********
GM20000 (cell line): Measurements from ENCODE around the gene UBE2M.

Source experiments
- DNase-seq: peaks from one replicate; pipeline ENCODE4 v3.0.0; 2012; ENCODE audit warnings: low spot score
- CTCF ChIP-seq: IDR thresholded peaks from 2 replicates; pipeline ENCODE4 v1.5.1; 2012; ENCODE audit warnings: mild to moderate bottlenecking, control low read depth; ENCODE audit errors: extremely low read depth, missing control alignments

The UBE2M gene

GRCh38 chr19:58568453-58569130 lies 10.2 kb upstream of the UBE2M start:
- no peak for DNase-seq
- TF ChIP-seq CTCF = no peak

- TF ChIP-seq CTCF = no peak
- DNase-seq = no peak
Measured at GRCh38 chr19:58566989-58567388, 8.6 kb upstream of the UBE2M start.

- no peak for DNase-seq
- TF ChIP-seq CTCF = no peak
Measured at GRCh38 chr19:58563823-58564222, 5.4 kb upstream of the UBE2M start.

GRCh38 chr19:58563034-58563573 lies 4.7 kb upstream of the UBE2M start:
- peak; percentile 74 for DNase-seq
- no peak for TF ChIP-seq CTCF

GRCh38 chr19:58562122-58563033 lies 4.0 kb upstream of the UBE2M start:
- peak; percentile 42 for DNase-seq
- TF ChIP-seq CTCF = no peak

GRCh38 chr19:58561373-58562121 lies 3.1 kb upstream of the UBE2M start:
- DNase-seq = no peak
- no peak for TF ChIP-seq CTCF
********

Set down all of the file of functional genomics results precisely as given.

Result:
GM20000 (cell line): Measurements from ENCODE around the gene UBE2M.

Source experiments
- DNase-seq: peaks from one replicate; pipeline ENCODE4 v3.0.0; 2012; ENCODE audit warnings: low spot score
- CTCF ChIP-seq: IDR thresholded peaks from 2 replicates; pipeline ENCODE4 v1.5.1; 2012; ENCODE audit warnings: mild to moderate bottlenecking, control low read depth; ENCODE audit errors: extremely low read depth, missing control alignments

The UBE2M gene

GRCh38 chr19:58568453-58569130 lies 10.2 kb upstream of the UBE2M start:
- no peak for DNase-seq
- TF ChIP-seq CTCF = no peak

- TF ChIP-seq CTCF = no peak
- DNase-seq = no peak
Measured at GRCh38 chr19:58566989-58567388, 8.6 kb upstream of the UBE2M start.

- no peak for DNase-seq
- TF ChIP-seq CTCF = no peak
Measured at GRCh38 chr19:58563823-58564222, 5.4 kb upstream of the UBE2M start.

GRCh38 chr19:58563034-58563573 lies 4.7 kb upstream of the UBE2M start:
- peak; percentile 74 for DNase-seq
- no peak for TF ChIP-seq CTCF

GRCh38 chr19:58562122-58563033 lies 4.0 kb upstream of the UBE2M start:
- peak; percentile 42 for DNase-seq
- TF ChIP-seq CTCF = no peak

GRCh38 chr19:58561373-58562121 lies 3.1 kb upstream of the UBE2M start:
- DNase-seq = no peak
- no peak for TF ChIP-seq CTCF